Yes, the Habs mistreated him, with Bergevin specifically throwing Galchenyuk under the bus on numerous occasions. However, a knee injury during the 2016-17 season derailed what had been a scorching start for him (23 points in 24 games) to successfully follow up a 30-goal campaign. For all everyone knows, he’d still be with the Canadiens had the injury not occurred.
Romanov vs. Sergachev
Regardless, the reputation the Canadiens have of rushing prospects is a bit of a misconception. Aside from Galchenyuk, of all of Bergevin’s picks, only Jesperi Kotkaniemi made the team right after having been drafted (excluding Mikhail Sergachev, who only got in four games as an 18-year-old). The harsh truth is it’s not fast-tracking prospects that has been a problem but simply drafting players who end up difference-makers.
In Bergevin’s first five years at the helm of the Canadiens, Galchenyuk remains the biggest success story in terms of impact at the NHL level… despite five separate first-round picks and 32 overall. Sergachev maybe makes for a close second and may usurp him by the end of their respective careers, but there’s a steep drop-off between both of them and Artturi Lehkonen at No. 3.
At least Lehkonen remains with the Habs as a steady contributor with Sergachev having been traded to the Tampa Bay Lightning for Jonathan Drouin. Three-plus years later, the hole Sergachev was projected to fill beside Weber remains empty for all intents and purposes. It’s almost fate another Russian defenseman in Romanov may end up filling it in his place. “Almost,” because nothing is pre-ordained.
Ultimately, Romanov is no Markov, nor is he Sergachev’s replacement. It’s important to think of him as his own player, for the simple reasons that a) despite any concerns to the contrary, he actually hasn’t been rushed to the NHL as it’s been two years since he was drafted and b) having played in the Kontinental Hockey League, he hasn’t been sullied by the Canadiens’ developmental system if such a thing is possible.
The worst thing isn’t that Romanov ends up being assessed on his own merits by Bergevin and head coach Claude Julien. If that’s the case and he gets deployed where he deserves, whether it’s on the first pairing, the third or back in the KHL, so be it. Forget the cases to keep him or demote him. That would actually be the best case.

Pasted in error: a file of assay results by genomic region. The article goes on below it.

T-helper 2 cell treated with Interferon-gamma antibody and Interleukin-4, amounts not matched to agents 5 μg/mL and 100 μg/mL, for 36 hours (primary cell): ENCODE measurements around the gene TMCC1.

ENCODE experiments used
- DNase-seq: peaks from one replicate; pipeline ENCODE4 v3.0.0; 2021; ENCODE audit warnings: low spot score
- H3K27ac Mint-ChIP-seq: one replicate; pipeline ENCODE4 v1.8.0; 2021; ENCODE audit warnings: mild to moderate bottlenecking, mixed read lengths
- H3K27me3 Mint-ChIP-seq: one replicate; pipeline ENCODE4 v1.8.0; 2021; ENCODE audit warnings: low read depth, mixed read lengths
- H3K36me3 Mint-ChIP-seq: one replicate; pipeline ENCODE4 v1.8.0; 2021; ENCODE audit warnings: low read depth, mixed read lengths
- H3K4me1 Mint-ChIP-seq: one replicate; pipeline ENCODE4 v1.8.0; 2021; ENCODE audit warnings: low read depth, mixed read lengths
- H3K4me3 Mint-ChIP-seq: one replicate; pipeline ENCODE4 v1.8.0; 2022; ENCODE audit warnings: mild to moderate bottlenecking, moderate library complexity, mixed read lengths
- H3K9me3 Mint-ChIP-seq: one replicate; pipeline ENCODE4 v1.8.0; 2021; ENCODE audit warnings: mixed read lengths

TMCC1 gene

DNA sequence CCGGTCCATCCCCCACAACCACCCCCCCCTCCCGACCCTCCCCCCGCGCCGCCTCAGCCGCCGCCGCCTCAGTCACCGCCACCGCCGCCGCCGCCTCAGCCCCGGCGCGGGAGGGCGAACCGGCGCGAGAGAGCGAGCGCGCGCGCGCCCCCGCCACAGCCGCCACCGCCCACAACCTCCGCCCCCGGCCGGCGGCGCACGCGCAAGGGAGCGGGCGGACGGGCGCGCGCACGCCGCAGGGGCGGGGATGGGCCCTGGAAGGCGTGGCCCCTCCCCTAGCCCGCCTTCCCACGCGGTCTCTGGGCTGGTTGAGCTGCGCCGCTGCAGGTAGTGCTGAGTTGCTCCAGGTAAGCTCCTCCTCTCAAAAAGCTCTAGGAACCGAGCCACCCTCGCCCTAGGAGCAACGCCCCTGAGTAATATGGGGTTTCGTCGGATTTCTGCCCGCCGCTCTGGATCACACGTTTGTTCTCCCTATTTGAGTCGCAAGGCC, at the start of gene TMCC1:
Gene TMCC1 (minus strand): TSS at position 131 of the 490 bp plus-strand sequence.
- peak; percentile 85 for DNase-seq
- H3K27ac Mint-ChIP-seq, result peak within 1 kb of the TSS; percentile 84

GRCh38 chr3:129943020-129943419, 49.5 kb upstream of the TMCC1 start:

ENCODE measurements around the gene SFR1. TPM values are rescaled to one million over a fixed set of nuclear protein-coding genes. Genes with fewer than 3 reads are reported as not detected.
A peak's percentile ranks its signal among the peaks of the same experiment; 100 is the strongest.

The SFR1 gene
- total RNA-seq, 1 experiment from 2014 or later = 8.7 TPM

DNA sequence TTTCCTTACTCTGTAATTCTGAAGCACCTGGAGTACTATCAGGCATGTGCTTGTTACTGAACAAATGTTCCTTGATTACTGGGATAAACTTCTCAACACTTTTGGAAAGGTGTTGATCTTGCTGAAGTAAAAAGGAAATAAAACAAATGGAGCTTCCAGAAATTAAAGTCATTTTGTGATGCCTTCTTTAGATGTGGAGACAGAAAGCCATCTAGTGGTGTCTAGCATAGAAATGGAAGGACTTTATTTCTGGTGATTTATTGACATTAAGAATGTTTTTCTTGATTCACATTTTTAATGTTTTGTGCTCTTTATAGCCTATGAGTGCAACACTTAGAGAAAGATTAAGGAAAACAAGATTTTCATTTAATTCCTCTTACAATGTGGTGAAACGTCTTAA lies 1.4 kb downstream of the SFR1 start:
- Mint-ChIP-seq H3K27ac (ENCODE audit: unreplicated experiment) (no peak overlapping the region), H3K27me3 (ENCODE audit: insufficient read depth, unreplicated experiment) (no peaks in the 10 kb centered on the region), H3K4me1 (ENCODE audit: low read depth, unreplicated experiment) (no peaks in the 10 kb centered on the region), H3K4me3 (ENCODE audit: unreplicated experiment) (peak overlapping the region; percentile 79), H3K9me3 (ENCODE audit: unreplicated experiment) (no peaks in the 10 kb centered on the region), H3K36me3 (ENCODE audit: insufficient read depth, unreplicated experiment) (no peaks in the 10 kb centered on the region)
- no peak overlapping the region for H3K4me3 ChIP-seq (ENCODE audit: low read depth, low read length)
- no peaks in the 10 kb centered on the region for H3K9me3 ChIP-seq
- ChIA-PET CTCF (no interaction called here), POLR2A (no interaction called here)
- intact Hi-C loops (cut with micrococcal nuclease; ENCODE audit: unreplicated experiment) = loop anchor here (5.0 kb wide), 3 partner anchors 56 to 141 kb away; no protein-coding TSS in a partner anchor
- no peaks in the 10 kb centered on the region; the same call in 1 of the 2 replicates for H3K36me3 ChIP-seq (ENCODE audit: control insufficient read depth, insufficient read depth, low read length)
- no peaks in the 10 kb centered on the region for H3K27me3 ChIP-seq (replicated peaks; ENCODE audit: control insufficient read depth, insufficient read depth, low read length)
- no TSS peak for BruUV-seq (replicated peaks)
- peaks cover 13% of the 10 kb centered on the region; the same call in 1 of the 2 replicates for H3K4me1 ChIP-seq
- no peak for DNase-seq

It would only be logical, really. However, keep in mind Bergevin just acquired Edmundson and signed him to a $3.5 million per year deal when he fails to fill a pressing need and cap space is in relatively short supply. He also has traded away Sergachev, who did fill a desperate need, for Drouin, who filled an emotional one instead. Those are the comparisons Habs fans need to make.
In Bergevin’s defense, he has a lot left of the offseason to work out his roster. Furthermore, his drafting has gotten better in recent years to the point that the Canadiens theoretically have one of the better prospect pipelines in the league. Romanov is a big reason for that as arguably the top defensive prospect in the system.
Sure, the onus is on him not necessarily to fill any skates but rather to put his best one forward. The onus is meanwhile on the Canadiens to point him in the right direction. Hopefully that means he sticks with the Canadiens, because, if Bergevin does act in the team’s best long-term interests, it will mean in turn he’ll be ready. G-d knows the Habs are ready for someone to play with Weber finally. They haven’t had a decent partner for him since… well, you know.